managers vulnerable to insider hacking
August 20, 2018
from Aalto University and the University of Helsinki have found over ten
computer security-critical applications that are vulnerable to insider
attacks. Most of the vulnerabilities were found in password managers
used by millions of people to store their login credentials. Several
other applications were found to be similarly susceptible to attacks and
breaches across the Windows, macOS and Linux operating systems.
Computer software often starts multiple processes to perform different
tasks. For example, a password manager typically has two parts: a
password vault and an extension to an internet browser, which both run
as separate processes on the same computer.
To exchange data, these processes use a mechanism called inter-process
communication (IPC), which remains within the confines of the computer
and does not send information to an outside network. For this reason,
IPC has traditionally been considered secure. However, the software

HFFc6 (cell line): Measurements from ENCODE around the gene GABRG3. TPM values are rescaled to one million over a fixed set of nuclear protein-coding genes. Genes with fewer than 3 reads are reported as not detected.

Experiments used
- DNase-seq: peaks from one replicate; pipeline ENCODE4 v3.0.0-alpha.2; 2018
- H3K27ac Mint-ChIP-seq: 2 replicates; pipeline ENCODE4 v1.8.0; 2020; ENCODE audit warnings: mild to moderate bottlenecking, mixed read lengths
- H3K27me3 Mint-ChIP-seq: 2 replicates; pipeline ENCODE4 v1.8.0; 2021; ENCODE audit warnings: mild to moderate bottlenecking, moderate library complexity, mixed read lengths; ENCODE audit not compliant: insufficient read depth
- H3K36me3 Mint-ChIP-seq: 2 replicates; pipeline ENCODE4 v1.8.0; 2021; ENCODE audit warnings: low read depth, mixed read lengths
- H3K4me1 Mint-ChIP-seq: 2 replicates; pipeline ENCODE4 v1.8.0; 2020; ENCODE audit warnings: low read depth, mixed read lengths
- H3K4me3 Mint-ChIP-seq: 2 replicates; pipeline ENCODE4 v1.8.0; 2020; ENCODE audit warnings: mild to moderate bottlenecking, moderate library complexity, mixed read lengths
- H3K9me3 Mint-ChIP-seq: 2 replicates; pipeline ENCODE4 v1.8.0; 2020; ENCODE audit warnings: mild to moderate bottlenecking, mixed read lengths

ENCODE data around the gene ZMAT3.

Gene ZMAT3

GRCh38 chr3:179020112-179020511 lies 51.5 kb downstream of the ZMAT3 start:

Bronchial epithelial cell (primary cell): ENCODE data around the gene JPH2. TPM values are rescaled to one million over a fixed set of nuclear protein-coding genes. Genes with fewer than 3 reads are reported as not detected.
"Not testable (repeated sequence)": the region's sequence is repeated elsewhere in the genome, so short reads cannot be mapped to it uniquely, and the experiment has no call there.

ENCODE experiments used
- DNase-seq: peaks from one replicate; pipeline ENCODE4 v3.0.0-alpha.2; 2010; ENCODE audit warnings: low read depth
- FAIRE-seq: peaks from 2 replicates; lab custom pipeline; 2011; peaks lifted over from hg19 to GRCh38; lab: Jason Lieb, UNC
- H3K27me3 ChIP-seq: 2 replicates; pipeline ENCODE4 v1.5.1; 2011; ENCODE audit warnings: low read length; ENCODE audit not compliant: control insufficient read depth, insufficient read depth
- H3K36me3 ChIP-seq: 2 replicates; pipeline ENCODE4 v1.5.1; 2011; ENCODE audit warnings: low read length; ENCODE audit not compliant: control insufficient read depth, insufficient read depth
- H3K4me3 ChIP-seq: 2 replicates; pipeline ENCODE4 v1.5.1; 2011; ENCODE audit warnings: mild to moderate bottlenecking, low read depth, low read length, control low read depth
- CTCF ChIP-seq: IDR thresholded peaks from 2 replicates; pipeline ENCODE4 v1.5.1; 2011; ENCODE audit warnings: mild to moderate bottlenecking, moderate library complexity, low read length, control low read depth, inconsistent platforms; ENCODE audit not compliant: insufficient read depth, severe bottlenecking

needs to protect its internal communication from other processes running
on the same computer. Otherwise, malicious processes started by other
users could access the data in the IPC communication channel.
'Many security-critical applications, including several password
managers, do not properly protect the IPC channel. This means that other
users' processes running on a shared computer may access the
communication channel and potentially steal users' credentials,'
explains Thanh Bui, a doctoral candidate at Aalto University.
PCs are often thought to be personal, it is not uncommon that several
people have access to the same machine. Large companies typically have a
centralized identity and access management system that allows employees
to log into any company computer. In these scenarios, it is possible for
anyone in the company to launch attacks. An attacker can also log in to
the computer as a guest or connect remotely, if these features are
'The number of vulnerable applications shows that software developers
often overlook the security problems related to inter-process
communication. Developers may not understand the security properties of
different IPC methods, or they place too much trust in software and
applications that run locally. Both explanations are worrisome,' says
Markku Antikainen, a post-doctoral researcher at the University of
Following responsible disclosure, the researchers have reported the
detected vulnerabilities to the respective vendors, which have taken
steps to prevent the attacks. The research was done partly in
co-operation with F-Secure, a Finnish cyber-security company.
The research will be presented at the DEFCON security conference on
August 12, 2018, and at the Usenix Security conference on August 17,